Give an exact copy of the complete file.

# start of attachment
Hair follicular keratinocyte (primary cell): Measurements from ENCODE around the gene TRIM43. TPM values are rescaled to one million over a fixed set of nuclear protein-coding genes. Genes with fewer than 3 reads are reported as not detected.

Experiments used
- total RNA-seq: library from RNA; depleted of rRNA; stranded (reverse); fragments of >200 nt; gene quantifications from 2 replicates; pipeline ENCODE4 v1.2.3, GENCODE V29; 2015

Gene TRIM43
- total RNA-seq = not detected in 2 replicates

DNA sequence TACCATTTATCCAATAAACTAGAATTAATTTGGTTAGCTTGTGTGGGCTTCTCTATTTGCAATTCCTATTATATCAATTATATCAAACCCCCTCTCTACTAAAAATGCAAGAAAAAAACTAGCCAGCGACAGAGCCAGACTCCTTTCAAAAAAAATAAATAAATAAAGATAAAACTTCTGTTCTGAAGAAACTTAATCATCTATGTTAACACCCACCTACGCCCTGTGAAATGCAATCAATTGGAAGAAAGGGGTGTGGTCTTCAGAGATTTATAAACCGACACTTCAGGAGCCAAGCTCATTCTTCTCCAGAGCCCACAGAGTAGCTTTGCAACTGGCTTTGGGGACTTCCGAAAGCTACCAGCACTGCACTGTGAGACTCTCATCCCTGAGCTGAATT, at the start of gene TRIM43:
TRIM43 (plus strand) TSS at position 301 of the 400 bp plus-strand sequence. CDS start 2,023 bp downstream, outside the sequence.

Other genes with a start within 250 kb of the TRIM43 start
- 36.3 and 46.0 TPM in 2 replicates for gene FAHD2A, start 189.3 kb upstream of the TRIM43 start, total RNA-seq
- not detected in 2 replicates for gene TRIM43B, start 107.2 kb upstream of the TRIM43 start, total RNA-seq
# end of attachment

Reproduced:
Hair follicular keratinocyte (primary cell): Measurements from ENCODE around the gene TRIM43. TPM values are rescaled to one million over a fixed set of nuclear protein-coding genes. Genes with fewer than 3 reads are reported as not detected.

Experiments used
- total RNA-seq: library from RNA; depleted of rRNA; stranded (reverse); fragments of >200 nt; gene quantifications from 2 replicates; pipeline ENCODE4 v1.2.3, GENCODE V29; 2015

Gene TRIM43
- total RNA-seq = not detected in 2 replicates

DNA sequence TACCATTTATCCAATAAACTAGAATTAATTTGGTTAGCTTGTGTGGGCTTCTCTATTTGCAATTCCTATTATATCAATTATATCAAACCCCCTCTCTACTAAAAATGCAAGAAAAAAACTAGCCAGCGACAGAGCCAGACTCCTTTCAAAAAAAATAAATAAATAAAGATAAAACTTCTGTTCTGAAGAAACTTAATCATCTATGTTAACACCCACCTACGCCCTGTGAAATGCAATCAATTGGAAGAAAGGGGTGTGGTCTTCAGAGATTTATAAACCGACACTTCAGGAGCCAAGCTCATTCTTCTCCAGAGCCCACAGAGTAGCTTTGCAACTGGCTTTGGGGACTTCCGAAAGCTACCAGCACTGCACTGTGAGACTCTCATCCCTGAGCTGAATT, at the start of gene TRIM43:
TRIM43 (plus strand) TSS at position 301 of the 400 bp plus-strand sequence. CDS start 2,023 bp downstream, outside the sequence.

Other genes with a start within 250 kb of the TRIM43 start
- 36.3 and 46.0 TPM in 2 replicates for gene FAHD2A, start 189.3 kb upstream of the TRIM43 start, total RNA-seq
- not detected in 2 replicates for gene TRIM43B, start 107.2 kb upstream of the TRIM43 start, total RNA-seq